The Insidious Racism of White Actors Voicing Black Animated Characters
Both Kristen Bell and Jenny Slate, two white actors, have announced plans to quit voicing Black animated characters. But the practice is a glaring example of how deep the rot goes.
It seems that the world of animated television has finally decided to recast some of its Black characters with Black voice actors. Today, Jenny Slate stepped down from her role on Netflix’s Big Mouth as the mixed-race Black character Missy, whom she played for four seasons, and Kristen Bell has relinquished her newly-cast role as Molly, also a mixed-race Black character on the Apple TV+ animated show Central Park. This comes well after Hank Azaria finally agreed to stop playing the Indian character Apu on The Simpsons, after 20 years of the racist portrayal. Diane Nguyen, a mixed-Vietnamese character on the Netflix series BoJack Horseman, was played by Alison Brie, a white woman. Showrunner Raphael Bob-Waksberg eventually expressed regret over the decision, as well as the entirely white cast of the show, which mainly featured talking animals.
It makes sense that the white showrunners on these series initially and ongoingly interpreted representation to be purely surface-level. After all, decorating your show with Black and Brown faces, animated or not, does nothing to address the systemic racism in Hollywood—instead, it’s often a tool to anoint a token and/or preemptively silence critics. In the case of animation, the choice to have popular white actors portray Black characters hammers in the racist way major institutions often weaponize the idea of meritocracy: White people earn their opportunities; non-white people are given them.
It doesn’t surprise me either that all parties involved couldn’t compute, at least not for a while, how insidious it is to have white people use Black and Brown avatars to further their careers and fatten their wallets. Nearly everyone has heard a random white person offensively impersonate a non-white person, exaggerated accent and all, putting on a little minstrel show for friends while assuming innocence. In the everyday world, these imitators are rarely called out. That Slate didn’t use AAVE to play Missy represents a more liberal take on minstrelsy—a kind of reverse “colorblind” casting, if you will, where as long as the Black girl “sounds white” (a stereotyping way of understanding vocal expression that’s been adopted by all kinds of people) she might as well be played by a white person.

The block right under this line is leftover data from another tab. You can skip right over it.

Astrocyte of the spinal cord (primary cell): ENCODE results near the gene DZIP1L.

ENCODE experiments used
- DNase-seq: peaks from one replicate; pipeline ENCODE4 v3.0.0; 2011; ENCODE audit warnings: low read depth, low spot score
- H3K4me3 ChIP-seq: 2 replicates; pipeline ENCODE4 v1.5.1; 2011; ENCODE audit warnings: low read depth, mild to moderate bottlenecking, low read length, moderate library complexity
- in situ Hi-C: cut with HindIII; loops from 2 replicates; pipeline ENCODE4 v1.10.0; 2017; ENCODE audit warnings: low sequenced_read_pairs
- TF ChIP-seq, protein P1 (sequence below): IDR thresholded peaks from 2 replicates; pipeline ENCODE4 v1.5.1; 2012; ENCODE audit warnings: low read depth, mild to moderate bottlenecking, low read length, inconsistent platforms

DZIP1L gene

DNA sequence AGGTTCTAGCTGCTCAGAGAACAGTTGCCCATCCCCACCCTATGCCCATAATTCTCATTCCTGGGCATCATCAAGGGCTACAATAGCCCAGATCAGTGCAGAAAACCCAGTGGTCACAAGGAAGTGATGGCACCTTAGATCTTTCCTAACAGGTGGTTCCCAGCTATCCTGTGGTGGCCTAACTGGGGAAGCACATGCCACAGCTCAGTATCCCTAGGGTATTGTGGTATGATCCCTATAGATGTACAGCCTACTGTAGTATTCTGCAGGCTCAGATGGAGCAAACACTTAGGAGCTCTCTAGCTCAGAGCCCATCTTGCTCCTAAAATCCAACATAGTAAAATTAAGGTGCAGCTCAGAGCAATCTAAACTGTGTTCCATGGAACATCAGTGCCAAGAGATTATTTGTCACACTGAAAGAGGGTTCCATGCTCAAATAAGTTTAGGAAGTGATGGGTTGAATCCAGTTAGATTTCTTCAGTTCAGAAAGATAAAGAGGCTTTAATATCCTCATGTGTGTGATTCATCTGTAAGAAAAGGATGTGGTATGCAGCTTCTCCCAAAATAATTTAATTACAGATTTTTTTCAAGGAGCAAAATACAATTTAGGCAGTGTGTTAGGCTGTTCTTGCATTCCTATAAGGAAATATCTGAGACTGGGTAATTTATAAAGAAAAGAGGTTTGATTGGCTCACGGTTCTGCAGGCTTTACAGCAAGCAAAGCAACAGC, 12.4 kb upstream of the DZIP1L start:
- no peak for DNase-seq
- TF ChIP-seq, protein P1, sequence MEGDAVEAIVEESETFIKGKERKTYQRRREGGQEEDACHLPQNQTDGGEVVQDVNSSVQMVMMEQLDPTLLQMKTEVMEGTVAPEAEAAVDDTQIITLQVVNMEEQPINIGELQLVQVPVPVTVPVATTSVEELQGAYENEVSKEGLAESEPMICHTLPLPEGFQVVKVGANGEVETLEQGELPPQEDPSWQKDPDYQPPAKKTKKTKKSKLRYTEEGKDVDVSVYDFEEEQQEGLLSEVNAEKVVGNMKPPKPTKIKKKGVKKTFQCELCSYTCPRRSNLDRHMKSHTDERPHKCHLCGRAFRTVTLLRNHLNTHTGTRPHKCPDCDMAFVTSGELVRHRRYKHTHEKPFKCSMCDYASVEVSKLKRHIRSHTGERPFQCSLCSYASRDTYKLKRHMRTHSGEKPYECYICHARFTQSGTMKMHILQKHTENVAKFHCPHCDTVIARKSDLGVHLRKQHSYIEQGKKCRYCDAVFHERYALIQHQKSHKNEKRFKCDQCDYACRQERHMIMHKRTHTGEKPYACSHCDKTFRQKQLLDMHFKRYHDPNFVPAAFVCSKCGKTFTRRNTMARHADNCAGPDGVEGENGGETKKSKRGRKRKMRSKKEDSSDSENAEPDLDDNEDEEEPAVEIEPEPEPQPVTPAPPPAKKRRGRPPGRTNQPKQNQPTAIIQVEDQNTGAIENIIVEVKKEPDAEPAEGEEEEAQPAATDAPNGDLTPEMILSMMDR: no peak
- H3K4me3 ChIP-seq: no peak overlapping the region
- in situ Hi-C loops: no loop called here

Animated shows with diverse casts like Tuca & Bertie—featuring Tiffany Haddish and Ali Wong in the lead roles—and The Boondocks were abruptly canceled despite garnering fervent fans. Tuca & Bertie, which was created by illustrator and Bob-Waksberg’s Bojack collaborator Liza Hanawalt, was picked up by Adult Swim after a season at Netflix while The Boondocks will find a new life on HBO Max. The Daria spinoff, Jodie, helmed by Grace Edwards, a Black woman, and with Tracie Ellis Ross voicing the lead role, has been picked up by Comedy Central.
Hollywood, even in its seemingly more open streaming iteration, comprises a white, mostly male gatekeeping system wherein the presumption of innocence remains with the people in power and those they give power to. So the question that remains is whether any Black women animators and writers beyond Edwards, for instance, will be able to get their own animated series off the ground, whether or not they “represent” Black animated people. It’s a question that continues to be inconvenient for those who possess the keys to the industry and will require much more than some last-minute recasting. But as history has indicated, the road away from willful ignorance is indeed long and winding.